If you’re new to the concept of “wearables” and have become aware of the growing volume of interest, media attention, investment (not to mention search volume) on the topic then buckle up—you ain’t seen nothing yet.
What is a Wearable?
Wearables are clothing or accessories embedded with computers and sensors. Wearable devices help us track, organize and optimize our own personal data through the use of tiny micro-sensors that pass data to our smartphones and computers. We can use the data a wearable collects to see things such as how many steps we take in a given day or how long we slept. And, as we see with Apple Watch, wearables are also being used to augment our SmartPhones with features that let us know when we have a text message or phone call.
To date, the wearable market has grown exponentially. Companies like FitBit, Xiaomi, Garmin, Misfit and others are predicted to see 232% growth in sales and shipments relative to 2014.1 And, with Apple entering the wrist-race in 2015 with the rollout of AppleWatch, the growth curve should continue to rise steeply.
As the holiday season approaches, there will certainly be more intense focus in the media, advertising and at your favorite stores on wearable technologies. Intense competition from industry leaders like FitBit, Apple, Athos, MisFit, Garmin and others will most certainly speed the pace of innovation in the industry.
Wearables Get More Personal
Wearables no longer just data that tracks a person’s workout performance or heart rate. In fact, the data we generate simply by existing can be used to inform other data gathering devices, like our thermostats, to adjust the temperature in our homes or unlock the door, or turn on the lights. Scenarios like this are sometimes referred to as the “Internet of Things.” And that’s just the beginning.
As with most computer technologies, wearables continue to become more sophisticated and powerful (think Moore’s Law), which essentially means smaller, smarter, faster. As wearables evolve from wristbands to clothing to jewelry to embedded, the utility of the technology will undoubtedly be enhanced with the ability to communicate with other personal information such as diagnostic and genomic data.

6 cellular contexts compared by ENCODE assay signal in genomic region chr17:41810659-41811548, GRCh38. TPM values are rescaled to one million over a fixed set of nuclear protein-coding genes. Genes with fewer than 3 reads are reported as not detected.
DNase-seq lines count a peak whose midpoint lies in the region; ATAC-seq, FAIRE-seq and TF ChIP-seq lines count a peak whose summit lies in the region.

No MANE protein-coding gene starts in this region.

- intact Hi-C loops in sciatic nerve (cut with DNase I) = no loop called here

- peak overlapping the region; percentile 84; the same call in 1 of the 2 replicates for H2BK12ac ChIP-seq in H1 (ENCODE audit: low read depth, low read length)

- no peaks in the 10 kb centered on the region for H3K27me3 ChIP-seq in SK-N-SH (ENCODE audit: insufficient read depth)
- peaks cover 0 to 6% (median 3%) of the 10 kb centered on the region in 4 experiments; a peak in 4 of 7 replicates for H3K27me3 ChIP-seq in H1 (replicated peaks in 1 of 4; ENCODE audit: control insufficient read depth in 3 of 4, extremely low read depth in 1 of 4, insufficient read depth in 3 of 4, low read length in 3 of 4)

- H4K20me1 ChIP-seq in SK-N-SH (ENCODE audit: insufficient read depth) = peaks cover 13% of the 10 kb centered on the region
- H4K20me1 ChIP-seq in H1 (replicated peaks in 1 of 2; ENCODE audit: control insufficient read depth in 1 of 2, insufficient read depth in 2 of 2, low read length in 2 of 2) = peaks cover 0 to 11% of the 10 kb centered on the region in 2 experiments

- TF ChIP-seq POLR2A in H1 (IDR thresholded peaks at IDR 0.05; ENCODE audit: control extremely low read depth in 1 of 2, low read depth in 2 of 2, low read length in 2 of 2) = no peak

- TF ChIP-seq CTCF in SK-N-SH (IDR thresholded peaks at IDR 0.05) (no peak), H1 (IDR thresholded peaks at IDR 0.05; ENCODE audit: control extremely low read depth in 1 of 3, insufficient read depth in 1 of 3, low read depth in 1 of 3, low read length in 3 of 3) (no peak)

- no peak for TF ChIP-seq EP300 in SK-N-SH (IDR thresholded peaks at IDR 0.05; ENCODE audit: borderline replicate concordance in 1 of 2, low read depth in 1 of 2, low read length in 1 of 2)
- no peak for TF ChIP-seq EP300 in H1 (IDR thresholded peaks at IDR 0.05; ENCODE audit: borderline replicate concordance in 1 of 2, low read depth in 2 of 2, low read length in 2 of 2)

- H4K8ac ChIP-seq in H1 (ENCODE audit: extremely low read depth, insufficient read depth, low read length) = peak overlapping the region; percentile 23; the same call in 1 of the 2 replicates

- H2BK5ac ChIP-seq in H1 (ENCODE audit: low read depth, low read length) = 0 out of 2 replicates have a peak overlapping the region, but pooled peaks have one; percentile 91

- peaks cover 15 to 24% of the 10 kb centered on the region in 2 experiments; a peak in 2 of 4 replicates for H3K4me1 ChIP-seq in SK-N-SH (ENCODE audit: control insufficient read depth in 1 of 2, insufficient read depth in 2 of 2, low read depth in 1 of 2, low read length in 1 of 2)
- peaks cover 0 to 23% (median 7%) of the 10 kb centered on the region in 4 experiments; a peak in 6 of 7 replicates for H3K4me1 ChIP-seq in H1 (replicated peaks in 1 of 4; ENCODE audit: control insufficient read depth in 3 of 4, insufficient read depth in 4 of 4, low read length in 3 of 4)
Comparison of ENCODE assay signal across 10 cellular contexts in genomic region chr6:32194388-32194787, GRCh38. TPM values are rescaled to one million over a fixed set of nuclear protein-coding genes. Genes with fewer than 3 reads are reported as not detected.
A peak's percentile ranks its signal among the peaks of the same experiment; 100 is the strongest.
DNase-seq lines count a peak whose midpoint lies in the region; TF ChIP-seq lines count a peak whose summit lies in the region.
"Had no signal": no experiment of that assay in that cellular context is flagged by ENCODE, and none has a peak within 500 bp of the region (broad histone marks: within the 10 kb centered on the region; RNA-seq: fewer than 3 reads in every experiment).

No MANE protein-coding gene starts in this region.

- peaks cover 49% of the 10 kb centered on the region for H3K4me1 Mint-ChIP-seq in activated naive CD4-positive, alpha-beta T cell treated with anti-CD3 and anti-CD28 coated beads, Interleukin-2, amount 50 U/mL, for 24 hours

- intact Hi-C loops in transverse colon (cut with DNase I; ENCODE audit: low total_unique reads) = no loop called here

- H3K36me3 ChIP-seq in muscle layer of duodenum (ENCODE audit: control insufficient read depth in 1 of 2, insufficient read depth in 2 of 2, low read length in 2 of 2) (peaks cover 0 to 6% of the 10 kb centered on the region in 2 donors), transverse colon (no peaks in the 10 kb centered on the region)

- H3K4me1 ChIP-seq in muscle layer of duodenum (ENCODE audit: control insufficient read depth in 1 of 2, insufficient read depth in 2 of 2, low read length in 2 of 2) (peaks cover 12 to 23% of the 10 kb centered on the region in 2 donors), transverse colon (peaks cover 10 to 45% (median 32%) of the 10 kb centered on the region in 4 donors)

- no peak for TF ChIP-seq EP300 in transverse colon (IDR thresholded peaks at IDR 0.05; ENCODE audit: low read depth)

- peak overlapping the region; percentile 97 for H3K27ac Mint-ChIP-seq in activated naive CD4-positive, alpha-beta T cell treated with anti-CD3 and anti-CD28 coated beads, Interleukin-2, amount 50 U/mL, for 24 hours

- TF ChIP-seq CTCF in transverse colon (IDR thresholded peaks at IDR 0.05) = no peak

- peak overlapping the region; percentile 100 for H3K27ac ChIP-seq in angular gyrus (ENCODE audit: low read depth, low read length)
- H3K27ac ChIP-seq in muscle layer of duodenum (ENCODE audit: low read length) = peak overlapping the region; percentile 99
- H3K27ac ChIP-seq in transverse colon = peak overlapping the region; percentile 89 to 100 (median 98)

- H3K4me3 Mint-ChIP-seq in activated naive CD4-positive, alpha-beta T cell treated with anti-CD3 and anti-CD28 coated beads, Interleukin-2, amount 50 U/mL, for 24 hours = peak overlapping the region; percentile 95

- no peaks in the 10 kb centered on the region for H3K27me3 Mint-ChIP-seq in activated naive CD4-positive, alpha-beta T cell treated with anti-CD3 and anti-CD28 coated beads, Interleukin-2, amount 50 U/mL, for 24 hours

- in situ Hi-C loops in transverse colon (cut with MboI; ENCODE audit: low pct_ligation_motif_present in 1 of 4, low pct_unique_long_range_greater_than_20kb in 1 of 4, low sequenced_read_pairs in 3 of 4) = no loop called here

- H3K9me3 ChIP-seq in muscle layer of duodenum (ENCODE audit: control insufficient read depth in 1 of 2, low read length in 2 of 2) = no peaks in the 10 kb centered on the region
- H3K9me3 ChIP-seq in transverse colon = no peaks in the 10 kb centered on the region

Imagine a scenario where a person’s unique bio-signature gathered via wearable technology can be cross-referenced against millions, maybe billions, of genetic records to predict the relative likelihood of certain medical conditions. Think tanks, government regulatory groups are in the midst of determining the legal, regulatory and ethical ramifications but wearable technologies are outpacing the system.
Wearables and User-Centric Design
One of the most exciting by-products of the wearable revolution are the new models for receiving and processing data. Dashboards that display performance at a glance are commonplace in the business world but are just now being adopted by consumers to aid in processing personal data.
Understanding user needs, behaviors and the psychological impact of data will present User Experience professionals with new sets of challenges and opportunities.
Companies like Apple who historically, have elevated the customer experience through elegant design are bringing principles of User-Centric design principle to the world of wearables where touch, sound and sight work to create multi-dimensional experiences.
Wearables for a Cause—Google Glass and 3000 Miles to a Cure
In 2014, Primacy teamed up with 3000 Miles to a Cure to create a Google Glass application that connected bikers – riding across the country and raising awareness and funds for brain cancer research – with their fans.
The Google Glass-enabled app and site share cyclists’ journeys across the country and pair their progress with fundraising pledge milestones along the route, creating a positive cycle of hope and inspiration between bikers and those fighting brain cancer.
Wearables and Marketing
The next topic on people’s minds is how wearables will shape the way brands, and leverage, connect and engage people through wearable technology. Given the increasing sensitivity to privacy, companies will need to seek opportunities that add value to the wearable experience.
As wearables become more ubiquitous and consumers begin to naturally integrate and react to wearable-generated personal data, brands and marketers will need to understand and embrace the new dimensions that wearable data promises to deliver.